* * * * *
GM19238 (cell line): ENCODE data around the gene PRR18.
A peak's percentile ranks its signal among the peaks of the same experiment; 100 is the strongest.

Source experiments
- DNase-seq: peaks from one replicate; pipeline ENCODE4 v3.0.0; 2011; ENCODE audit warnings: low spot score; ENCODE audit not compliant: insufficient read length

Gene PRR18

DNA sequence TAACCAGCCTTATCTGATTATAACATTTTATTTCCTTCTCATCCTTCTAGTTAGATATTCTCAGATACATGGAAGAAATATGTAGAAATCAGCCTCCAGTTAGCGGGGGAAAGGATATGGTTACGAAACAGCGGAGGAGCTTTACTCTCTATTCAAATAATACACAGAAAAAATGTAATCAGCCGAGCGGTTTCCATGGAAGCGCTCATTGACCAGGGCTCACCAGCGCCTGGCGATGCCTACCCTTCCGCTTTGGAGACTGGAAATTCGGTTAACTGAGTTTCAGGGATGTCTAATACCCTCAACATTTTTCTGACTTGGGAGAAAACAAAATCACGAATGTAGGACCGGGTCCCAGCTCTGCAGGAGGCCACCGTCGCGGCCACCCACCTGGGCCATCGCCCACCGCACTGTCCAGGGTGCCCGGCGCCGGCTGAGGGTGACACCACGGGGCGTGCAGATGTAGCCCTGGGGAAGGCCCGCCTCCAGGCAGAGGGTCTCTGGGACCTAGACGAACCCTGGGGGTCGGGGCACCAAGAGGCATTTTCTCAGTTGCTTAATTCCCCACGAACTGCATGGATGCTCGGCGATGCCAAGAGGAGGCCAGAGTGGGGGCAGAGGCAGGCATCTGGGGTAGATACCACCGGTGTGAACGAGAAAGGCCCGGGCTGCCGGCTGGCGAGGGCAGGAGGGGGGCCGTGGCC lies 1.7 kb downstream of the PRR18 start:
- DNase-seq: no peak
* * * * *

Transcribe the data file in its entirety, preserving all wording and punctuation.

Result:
GM19238 (cell line): ENCODE data around the gene PRR18.
A peak's percentile ranks its signal among the peaks of the same experiment; 100 is the strongest.

Source experiments
- DNase-seq: peaks from one replicate; pipeline ENCODE4 v3.0.0; 2011; ENCODE audit warnings: low spot score; ENCODE audit not compliant: insufficient read length

Gene PRR18

DNA sequence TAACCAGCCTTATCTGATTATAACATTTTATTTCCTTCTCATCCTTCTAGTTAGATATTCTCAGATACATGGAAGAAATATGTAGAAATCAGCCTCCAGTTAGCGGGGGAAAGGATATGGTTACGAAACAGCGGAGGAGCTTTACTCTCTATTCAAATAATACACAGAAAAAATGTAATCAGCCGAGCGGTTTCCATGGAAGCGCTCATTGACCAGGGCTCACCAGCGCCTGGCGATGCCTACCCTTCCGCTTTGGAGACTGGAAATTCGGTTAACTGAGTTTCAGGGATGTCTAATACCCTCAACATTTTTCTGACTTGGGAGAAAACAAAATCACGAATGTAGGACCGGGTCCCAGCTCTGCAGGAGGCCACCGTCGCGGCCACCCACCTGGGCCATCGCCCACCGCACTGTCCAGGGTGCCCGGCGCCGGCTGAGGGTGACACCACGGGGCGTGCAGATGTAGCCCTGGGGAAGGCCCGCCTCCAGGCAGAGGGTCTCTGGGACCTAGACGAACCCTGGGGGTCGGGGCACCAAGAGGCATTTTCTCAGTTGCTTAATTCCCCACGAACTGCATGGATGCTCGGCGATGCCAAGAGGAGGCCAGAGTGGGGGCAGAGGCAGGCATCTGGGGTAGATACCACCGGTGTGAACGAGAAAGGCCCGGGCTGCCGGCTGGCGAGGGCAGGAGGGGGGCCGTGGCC lies 1.7 kb downstream of the PRR18 start:
- DNase-seq: no peak